Earlier this week, the University of Cape Town (UCT) bestowed an honorary doctorate on Her Excellency ǂXuu Katrina Esau. Affectionately known as Ouma Katrina, the nonagenarian is the last remaining fluent speaker of the critically endangered N|uu language and one of South Africa’s living legends.
Thought to be extinct until fairly recently, N|uu – an ancient San language from the Tuu family – re-emerged in the Northern Cape during the late 1990s when people who were able to speak the language fluently were encouraged to contribute to its survival and revival.
At the time, there was a group of about 20 older people who could speak the language fluently, among them Ouma Katrina and her siblings. Sadly, Ouma Katrina is the last of the group still alive.
She has, however, made it her life’s mission to preserve the language for the future by educating young people from her community in a tiny classroom at her house in Rosedale, outside Upington in the Northern Cape.
“Who would have thought that a woman who never saw the inside of a school, who looked after sheep and cleaned kitchens on her hands and knees, would be here today?”
“There were only 20 of us who could speak the language and when no one else wanted to teach it to others, I decided that I would,” said Ouma Katrina.
Her granddaughter, Claudia Snyman, is one of her keenest protégés and co-authored Qhoi n|a Tijho (Tortoise and Ostrich), a N|uu children’s book, with her grandmother in 2021.
“Who would have thought that a woman who never saw the inside of a school, who looked after sheep and cleaned kitchens on her hands and knees, would be here today?” said an emotional Ouma Katrina (90), with Snyman by her side, during a special ceremony held in the Centre for African Studies Gallery on upper campus.
“Thank you, UCT, for seeing your way clear to include me – an elderly woman who never learned to read.”
The event encompassed the unveiling of a N|uu-language dictionary, compiled with critical input from Ouma Katrina, as well as her capping by UCT Chancellor Dr Precious Moloi-Motsepe.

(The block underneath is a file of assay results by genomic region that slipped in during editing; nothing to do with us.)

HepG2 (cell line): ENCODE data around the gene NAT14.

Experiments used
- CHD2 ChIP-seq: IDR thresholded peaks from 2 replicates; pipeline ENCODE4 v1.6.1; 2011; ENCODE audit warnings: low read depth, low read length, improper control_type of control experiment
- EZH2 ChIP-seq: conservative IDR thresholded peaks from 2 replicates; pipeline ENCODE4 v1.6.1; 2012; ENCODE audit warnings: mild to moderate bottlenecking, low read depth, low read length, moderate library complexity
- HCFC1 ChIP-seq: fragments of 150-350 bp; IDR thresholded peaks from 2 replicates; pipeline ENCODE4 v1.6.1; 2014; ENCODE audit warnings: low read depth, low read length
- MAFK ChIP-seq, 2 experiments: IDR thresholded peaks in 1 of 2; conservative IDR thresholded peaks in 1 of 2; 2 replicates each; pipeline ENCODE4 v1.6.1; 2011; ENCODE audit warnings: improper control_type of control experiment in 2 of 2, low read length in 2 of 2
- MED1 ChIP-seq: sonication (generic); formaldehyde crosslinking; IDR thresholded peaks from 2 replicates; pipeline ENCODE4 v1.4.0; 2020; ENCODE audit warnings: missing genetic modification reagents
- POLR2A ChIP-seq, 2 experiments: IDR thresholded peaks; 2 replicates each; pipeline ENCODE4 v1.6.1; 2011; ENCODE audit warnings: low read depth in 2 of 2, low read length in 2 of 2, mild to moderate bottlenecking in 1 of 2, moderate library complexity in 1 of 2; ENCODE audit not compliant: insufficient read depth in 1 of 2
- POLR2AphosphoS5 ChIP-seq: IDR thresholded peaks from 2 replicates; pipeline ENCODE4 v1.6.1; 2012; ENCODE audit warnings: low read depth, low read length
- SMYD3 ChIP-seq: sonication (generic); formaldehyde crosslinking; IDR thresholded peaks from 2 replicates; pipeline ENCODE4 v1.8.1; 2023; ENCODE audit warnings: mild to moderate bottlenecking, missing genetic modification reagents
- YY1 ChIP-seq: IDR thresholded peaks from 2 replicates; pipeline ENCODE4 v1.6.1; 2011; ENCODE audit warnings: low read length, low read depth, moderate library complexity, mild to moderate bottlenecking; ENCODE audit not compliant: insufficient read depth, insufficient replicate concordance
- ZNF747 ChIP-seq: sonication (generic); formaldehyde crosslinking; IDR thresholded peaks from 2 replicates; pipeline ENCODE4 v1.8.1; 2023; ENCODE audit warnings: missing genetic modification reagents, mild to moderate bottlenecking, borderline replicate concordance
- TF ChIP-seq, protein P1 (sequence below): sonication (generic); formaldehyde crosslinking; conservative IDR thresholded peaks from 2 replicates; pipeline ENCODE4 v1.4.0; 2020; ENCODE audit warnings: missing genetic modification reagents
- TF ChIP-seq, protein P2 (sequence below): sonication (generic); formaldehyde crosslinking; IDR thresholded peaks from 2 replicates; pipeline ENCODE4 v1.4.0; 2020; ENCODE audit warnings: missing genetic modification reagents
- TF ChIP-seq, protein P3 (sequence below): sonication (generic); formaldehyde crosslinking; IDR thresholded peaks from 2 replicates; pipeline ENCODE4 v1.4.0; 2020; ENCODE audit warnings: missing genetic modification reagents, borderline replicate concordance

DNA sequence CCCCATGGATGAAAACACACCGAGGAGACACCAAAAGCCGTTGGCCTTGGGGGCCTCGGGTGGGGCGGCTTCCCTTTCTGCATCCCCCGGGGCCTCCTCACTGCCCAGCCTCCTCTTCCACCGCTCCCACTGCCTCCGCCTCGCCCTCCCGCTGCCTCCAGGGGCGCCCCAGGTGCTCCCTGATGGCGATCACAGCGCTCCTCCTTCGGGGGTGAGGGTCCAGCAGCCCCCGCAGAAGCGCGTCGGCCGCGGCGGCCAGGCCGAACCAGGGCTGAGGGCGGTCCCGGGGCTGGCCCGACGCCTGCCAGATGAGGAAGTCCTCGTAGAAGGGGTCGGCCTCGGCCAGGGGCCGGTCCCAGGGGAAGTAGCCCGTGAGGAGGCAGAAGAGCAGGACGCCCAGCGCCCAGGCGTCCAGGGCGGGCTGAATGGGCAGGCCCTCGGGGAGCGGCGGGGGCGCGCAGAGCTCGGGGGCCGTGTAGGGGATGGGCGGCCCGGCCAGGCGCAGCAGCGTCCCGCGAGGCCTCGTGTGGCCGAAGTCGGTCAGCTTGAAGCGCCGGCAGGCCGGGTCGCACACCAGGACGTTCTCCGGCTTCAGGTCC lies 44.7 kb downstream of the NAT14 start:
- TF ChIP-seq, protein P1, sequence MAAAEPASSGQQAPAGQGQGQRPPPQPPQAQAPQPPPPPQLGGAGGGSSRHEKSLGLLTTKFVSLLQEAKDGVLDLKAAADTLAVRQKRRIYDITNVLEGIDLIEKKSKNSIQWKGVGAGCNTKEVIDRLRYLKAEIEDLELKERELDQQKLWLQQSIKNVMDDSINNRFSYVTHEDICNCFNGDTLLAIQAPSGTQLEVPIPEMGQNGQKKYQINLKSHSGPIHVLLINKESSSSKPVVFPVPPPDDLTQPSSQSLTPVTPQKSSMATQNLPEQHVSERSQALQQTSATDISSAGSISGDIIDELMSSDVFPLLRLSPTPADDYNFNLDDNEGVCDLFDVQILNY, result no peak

Capturing the voices of the last N|uu speakers
“The work that we built on to create this publication [the N|uu language dictionary], is actually a 25-year labour of love where we had multiple community members contributing (quite literally) their voices in audio format to the project,” said Dr Kerry Jones, the director of the African Tongue professional linguistics consultancy.
This organisation collaborates with contemporary speakers of Ju, Tuu and Khoe languages in southern Africa to produce creative and educational resources.
Apart from the hardcopy, which was unveiled during the ceremony, a digital version of the N|uu dictionary also exists, as well as the Saasi Epsi mobile app. These resources are available for free thanks to funding by the South African government’s Department of Sports, Arts and Culture.
Associate Professor Lolie Makhubu-Badenhorst, the director of the Multilingualism Education Project within UCT’s Centre for Higher Education Development (CHED), said the dictionary is an invaluable academic resource which would fill crucial gaps in research of the South African cultural landscape.
Re-emerging from centuries of suppression
In a similar vein, Dr Yvette Abrahams, the interim director of the Centre for African Studies, said it is “impossible to research a silence, to investigate an absence” and that Ouma Katrina’s achievement offers the academy an opportunity to grapple with the far-reaching effects of language suppression.
In the case of the San languages, this started in the late 1770s with the issuing of hunting permits for the elimination of San men. Simultaneously, San women, and children under the age of two were isolated and forbidden to speak their languages.
“May this event be a forerunner to the beautiful future that we are going to build.”
This suppression reached its apex during the apartheid era, when children were punished for speaking any language other than Afrikaans at school.
“So, when we honour Ouma today it is because we understand how far you have come to get here. We understand what you have gone through to preserve the language. We understand that you came from a place of such suppression that people were afraid to even talk the language in the daylight,” said Dr Abrahams. “May this event be a forerunner to the beautiful future that we are going to build.”
Including the community in research
These sentiments were echoed by Anthony Phillip Williams from Indigenous First Nation Advocacy South Africa, who appealed to researchers to ensure that the lived experiences of communities are held in high regard.
“Genocide is at the heart of why first-nation people, in our case San and Khoi people, don’t speak their languages and why these languages are almost extinct,” he said.
Williams concluded his address with an emotional appeal for the university to assist first nations in reviving their roots, cultures and traditions. “We call on UCT as the San and Khoi communities: won’t you take our hand as we navigate one of the most difficult things, because in the language, our identity is located,” he said. “Won’t you help us find ourselves?”
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